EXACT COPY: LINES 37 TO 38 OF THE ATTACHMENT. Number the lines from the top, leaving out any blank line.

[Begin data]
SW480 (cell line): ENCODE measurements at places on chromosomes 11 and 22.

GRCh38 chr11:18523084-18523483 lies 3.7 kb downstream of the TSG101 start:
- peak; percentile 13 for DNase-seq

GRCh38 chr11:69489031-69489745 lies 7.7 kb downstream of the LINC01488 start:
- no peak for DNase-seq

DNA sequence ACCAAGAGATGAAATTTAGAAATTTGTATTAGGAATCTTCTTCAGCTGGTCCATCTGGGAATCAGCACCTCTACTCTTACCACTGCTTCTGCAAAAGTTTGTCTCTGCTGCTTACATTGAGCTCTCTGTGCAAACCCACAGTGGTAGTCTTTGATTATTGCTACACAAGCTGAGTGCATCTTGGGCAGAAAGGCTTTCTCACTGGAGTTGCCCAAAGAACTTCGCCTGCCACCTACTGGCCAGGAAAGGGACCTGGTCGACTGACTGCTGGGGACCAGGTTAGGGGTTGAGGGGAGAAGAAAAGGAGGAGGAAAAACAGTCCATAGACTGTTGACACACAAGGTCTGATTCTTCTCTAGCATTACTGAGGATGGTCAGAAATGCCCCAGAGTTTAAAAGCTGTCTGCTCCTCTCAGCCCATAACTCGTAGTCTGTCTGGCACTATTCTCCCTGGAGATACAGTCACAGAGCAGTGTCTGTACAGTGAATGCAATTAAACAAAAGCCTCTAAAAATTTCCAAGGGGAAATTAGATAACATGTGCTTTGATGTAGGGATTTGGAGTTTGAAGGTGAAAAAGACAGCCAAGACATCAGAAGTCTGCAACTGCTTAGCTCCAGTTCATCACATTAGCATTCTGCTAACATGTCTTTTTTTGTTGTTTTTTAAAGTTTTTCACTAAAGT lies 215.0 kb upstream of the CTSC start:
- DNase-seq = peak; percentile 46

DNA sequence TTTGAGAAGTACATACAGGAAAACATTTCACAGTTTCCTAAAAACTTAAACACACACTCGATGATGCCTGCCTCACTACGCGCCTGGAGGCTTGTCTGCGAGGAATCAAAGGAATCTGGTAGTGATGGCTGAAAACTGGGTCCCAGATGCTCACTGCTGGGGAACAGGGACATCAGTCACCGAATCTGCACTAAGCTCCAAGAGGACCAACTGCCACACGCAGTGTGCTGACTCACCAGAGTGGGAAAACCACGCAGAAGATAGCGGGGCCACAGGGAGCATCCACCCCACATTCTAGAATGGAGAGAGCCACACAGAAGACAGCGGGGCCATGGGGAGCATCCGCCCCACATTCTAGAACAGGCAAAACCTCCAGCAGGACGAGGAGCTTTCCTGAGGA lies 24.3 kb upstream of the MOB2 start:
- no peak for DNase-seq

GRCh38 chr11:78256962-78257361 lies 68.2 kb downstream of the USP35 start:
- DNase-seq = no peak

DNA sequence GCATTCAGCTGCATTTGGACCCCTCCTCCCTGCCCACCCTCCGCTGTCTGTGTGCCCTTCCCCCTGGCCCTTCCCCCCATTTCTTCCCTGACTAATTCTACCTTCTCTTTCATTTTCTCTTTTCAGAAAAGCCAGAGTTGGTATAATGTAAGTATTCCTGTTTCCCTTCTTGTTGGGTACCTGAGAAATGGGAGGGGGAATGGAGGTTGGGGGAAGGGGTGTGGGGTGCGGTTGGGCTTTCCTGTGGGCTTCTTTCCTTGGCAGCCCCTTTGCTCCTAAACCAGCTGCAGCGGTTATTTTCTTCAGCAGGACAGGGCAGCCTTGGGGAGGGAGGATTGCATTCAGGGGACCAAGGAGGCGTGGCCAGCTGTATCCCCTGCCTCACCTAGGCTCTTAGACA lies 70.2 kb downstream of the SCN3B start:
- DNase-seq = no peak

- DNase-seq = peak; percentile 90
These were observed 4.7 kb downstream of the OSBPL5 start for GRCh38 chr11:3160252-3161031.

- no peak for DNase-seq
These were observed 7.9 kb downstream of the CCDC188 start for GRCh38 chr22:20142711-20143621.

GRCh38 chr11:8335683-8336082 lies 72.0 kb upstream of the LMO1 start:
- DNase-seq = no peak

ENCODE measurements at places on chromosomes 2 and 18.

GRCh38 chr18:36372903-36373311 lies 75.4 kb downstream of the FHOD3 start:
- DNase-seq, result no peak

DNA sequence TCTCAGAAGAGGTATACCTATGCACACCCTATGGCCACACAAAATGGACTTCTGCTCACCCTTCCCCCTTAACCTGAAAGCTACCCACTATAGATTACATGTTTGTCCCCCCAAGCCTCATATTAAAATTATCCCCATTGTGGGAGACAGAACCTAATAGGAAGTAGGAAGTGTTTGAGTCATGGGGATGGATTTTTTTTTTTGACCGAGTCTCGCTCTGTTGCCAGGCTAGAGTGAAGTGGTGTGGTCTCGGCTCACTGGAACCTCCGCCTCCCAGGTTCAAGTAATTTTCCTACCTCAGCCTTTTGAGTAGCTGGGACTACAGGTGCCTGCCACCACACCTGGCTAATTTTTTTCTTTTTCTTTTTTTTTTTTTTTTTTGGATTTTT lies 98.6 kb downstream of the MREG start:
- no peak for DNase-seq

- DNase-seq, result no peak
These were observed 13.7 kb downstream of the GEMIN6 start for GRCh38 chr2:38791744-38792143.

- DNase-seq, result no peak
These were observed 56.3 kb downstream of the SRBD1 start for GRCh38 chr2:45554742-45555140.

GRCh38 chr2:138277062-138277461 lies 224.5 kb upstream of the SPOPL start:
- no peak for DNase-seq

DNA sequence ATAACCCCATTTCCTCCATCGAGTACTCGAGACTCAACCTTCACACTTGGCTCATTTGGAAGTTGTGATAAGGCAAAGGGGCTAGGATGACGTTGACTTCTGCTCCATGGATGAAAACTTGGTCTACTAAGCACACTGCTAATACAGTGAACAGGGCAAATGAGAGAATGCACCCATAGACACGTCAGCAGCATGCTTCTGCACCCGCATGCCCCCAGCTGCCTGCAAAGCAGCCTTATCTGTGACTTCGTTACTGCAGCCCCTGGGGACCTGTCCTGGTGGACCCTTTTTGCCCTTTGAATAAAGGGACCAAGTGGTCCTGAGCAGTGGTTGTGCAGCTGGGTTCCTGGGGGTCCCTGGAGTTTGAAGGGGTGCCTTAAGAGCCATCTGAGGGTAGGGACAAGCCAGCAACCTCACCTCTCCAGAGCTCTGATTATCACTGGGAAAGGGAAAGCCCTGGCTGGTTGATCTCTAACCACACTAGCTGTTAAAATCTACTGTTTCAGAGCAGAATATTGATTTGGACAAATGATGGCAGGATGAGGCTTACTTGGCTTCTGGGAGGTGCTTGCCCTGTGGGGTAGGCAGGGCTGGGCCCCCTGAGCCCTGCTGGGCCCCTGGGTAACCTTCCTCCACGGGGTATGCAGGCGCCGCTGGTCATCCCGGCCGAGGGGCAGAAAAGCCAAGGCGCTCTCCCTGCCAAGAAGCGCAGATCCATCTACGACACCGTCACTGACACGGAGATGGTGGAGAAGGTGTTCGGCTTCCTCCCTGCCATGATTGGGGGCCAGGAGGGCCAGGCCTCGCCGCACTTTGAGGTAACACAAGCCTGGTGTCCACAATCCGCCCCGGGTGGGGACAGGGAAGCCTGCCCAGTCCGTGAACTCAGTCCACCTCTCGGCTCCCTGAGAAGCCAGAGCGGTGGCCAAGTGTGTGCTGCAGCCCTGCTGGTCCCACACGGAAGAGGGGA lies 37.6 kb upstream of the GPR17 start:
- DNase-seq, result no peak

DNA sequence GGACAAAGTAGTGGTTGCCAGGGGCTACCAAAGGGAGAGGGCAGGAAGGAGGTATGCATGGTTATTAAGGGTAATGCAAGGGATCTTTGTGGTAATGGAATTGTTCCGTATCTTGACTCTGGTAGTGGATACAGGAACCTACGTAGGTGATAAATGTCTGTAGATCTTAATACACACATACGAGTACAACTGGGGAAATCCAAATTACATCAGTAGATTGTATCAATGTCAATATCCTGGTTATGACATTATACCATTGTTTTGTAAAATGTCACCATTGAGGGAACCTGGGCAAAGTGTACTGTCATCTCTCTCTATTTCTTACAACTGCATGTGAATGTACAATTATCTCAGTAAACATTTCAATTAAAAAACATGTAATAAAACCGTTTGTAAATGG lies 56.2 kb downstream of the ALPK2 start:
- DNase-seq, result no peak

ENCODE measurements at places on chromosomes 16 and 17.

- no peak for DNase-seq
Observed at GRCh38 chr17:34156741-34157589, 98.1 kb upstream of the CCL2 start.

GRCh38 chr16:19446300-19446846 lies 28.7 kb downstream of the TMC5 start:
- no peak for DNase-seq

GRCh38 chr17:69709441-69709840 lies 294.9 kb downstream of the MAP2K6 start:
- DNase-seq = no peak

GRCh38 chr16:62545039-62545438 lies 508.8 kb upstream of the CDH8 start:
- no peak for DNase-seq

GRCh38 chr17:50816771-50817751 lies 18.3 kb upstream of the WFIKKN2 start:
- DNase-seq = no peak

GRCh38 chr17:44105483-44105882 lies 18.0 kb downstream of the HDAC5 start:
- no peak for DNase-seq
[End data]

Observed at GRCh38 chr17:34156741-34157589, 98.1 kb upstream of the CCL2 start.

GRCh38 chr16:19446300-19446846 lies 28.7 kb downstream of the TMC5 start: